Radical politics in Lewis County, Washington

September 27, 2012

I listened as long as I could while the table full of old timers celebrated the staunch conservatism of Lewis County, Washington. “As far back as anyone can remember,” the one woman in the group kept repeating, “this county has voted Democratic only twice.”

One of the men mentioned two or three times that Lewis County has more retired people per capita than any other county in the state, which seemed to validate the county’s preference for the conservatism now being promulgated by the Republican Party.

We were sitting across from one another at the McDonald’s just off of I-5 in Centralia. Earlier we had been talking about easier topics, mostly prompted by my bicycle ride through the region, which gave me the nerve to suggest another point of view.

“It’s hard to realize that a hundred years ago Lewis County was noted for its radical politics,” I said. “In fact, my Seattle daughter wrote a book about rural radicalism in southeastern Lewis County.”

“Well, there were the Wobblies back in 1919,” the woman noted.

“The period my daughter studied,” I continued, “is mostly earlier than that, and it was centered in the granges and churches. One of the results was farmers’ co-ops in dairying and poultry, like in Winlock where I lived for a while when I was a kid.”

Later, my daughter (Marilyn P. Watkins, Ph.D.) reminded me of the central story line that I hadn’t remembered in the conversation with the old timers in Centralia. Farmers were at the mercy of the banks and railroads and lived harsh, poverty-stricken lives because they had so little control over the value of their work and crops. Their plight was similar to factory workers in town and to women in farming and working communities.

They realized two things: that they could improve their lot by working together; and that the only organization big enough and trustworthy enough to stand with them against the financial and structural power of distant, city-based corporations was the government.

In an essay (“Contesting the Terms of Prosperity and Patriotism,” published in Pacific Northwest Quarterly), Marilyn offers a clear summary of this point of view, expressed by grange members, rooted in the culture of family farming, and aimed at empowering farmers economically and politically.

“It was a collective approach that built on and further articulated the beliefs of the Populist movement. It recognized farming as a way of life for the family and the community, and it promoted education and cooperation through neighborhood-based chapters of national organizations for the whole family. Men and women in the grange recognized that their economic prosperity and their ability to participate in political decision making through their own organizations were linked.

“They believed that family farmers needed government help to combat the economic power of large corporations and to overcome social injustices, and they sought political alliances with urban labor to promote reform.”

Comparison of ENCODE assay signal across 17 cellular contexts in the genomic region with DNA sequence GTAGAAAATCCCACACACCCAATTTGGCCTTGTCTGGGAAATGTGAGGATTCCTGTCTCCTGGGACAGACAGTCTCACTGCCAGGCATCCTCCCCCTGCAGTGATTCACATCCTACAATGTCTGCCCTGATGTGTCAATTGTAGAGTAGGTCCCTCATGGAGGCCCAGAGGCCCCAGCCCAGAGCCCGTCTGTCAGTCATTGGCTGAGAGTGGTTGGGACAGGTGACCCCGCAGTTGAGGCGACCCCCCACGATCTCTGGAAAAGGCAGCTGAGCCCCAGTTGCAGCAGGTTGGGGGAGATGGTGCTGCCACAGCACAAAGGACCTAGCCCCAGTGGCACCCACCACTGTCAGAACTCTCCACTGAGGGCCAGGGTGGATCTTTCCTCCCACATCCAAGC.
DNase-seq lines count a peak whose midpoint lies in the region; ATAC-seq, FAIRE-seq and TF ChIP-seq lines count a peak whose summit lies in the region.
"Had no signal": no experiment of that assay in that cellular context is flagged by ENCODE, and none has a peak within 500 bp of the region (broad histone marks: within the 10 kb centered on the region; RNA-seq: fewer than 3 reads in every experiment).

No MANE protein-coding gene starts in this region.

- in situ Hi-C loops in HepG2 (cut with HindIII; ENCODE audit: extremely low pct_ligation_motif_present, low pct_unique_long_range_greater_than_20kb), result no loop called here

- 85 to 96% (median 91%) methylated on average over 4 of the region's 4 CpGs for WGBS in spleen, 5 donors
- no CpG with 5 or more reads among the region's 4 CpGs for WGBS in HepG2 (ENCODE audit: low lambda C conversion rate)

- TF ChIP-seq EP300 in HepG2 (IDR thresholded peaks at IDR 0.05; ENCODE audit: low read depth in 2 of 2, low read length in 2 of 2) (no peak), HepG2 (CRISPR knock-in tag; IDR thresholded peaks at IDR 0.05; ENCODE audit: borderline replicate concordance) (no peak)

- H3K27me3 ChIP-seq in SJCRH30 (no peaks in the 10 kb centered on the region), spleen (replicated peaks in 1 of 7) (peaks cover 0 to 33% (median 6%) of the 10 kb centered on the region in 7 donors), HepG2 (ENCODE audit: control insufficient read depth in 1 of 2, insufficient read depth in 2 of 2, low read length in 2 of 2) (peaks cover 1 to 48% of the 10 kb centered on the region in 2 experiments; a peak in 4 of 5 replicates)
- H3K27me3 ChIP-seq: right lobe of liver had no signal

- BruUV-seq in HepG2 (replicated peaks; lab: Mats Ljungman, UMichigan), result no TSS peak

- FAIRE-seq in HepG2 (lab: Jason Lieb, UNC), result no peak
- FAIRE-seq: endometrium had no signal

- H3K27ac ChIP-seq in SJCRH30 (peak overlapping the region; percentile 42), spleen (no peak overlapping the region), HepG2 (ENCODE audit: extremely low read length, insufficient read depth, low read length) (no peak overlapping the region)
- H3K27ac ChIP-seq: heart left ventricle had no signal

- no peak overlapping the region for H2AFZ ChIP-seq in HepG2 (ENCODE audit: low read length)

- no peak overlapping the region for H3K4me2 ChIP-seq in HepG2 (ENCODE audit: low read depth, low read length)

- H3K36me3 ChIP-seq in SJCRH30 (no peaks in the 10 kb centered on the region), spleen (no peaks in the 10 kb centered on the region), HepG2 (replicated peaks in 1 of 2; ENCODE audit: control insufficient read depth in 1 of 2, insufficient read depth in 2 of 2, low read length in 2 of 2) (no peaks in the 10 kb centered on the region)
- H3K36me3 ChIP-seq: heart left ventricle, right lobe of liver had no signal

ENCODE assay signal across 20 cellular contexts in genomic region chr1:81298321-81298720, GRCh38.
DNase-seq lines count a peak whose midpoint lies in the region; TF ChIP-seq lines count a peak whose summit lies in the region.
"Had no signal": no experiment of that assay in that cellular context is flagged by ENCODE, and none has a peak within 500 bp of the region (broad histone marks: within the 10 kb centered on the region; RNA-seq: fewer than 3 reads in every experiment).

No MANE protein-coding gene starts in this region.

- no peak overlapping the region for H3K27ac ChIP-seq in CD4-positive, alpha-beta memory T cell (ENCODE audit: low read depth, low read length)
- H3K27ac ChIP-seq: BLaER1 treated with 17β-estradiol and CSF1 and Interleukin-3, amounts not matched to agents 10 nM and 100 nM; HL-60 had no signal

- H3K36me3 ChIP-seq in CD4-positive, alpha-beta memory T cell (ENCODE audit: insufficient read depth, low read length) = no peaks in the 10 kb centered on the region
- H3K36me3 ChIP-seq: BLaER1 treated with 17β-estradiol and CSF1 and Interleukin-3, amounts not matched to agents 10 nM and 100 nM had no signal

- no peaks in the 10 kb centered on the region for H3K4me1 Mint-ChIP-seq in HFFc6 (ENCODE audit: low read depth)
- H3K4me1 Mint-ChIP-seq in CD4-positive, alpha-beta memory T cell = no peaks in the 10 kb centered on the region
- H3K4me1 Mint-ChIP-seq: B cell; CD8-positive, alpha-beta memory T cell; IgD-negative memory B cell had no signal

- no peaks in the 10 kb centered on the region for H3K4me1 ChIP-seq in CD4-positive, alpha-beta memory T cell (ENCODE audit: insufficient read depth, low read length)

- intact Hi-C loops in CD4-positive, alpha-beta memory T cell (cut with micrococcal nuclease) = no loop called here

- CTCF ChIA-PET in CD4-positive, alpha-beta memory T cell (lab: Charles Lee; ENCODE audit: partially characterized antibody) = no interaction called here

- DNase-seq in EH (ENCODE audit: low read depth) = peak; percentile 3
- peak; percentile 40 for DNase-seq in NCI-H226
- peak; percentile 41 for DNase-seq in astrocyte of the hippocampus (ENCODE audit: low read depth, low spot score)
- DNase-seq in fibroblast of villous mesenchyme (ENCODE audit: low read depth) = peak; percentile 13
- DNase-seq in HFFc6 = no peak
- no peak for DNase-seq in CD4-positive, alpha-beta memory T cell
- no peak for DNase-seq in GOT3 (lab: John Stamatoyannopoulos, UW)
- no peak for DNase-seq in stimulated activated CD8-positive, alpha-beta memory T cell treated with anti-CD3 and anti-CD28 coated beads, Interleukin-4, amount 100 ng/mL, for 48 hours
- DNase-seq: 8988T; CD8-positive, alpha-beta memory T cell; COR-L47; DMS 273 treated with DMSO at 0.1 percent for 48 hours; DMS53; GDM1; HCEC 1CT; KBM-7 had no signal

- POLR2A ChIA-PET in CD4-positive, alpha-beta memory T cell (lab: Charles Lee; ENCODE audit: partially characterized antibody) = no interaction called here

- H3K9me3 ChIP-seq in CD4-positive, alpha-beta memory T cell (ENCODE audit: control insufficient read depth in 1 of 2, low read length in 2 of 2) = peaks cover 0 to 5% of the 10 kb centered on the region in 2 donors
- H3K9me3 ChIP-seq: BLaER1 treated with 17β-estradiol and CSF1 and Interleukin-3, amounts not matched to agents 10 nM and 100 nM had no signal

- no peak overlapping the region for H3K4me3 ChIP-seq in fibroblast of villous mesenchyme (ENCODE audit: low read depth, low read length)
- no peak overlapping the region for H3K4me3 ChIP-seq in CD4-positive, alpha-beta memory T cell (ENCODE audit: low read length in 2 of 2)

It’s just as well that I didn’t have the full story in my mind during the easy-going conversation. Everyone there already had their minds made up, including the one guy who proudly wore his Obama button. As I left to start the day’s ride, the others were trying to decide how many of them it would take to tear if off of his shirt.

Maybe I should have stayed behind to help him fight them off.

As I bicycled northeastward on State Road 507, the political signs all promoted Republican candidates until I crossed over into Thurston County, where this is one of the first signs I saw:

The essay by Marilyn P. Watkins was published in Vol. 87, No. 3 (Summer 1996).The full account of her research on Lewis County is published in her book Rural Democracy: Family Farmers and Politics in Western Washington, 1890-1925 (Cornell University Press, 1995).


Speaking where the Bible speaks: a Protestant approach

September 24, 2012

Part Three of a Series on interpreting ancient texts in modern times

I belong to a church that used to proclaim this mantra: “Where the Bible speaks, we speak; where the Bible is silent, we are silent.” This slogan was based on two assumptions: 1) that the various biblical writers were the scribes but that God was the real author of the entire book; and 2) therefore the Bible is internally consistent.

Another assumption was also important: that all thoughtful people who use reasonable principles of interpretation will come to mutually agreed understandings of what the Bible teaches.

These assumptions have fallen by the wayside both in my church and in other ecumenical Protestant churches. We have discovered that people of good will, serious intent, and careful study habits come to different conclusions about what the Bible actually means.

Furthermore, careful and devout study of the Bible leads to different conclusions about broad theological themes (such as the nature of God), matters affecting the life of the church (such as the meaning of the Lord’s Supper), and issues related to ethical relations and moral practices (such as the patterns of marriage, procreation, and divorce). It is difficult to show that the Bible is internally consistent, regardless of how much we want it to be.

Fortunately, Bible scholars in my own church and in other ecumenical Protestant churches can help us find meaning in the ancient text even though the assumptions mentioned above are no longer reliable. They know the Bible in its original languages, are well versed in the systems of thought and life in ancient times, and understand how they affected the ways that biblical writers understood God’s intentions for life. These scholars also understand the scientific and cultural developments of later generations, including our own, that impact how people of any faith must live their lives.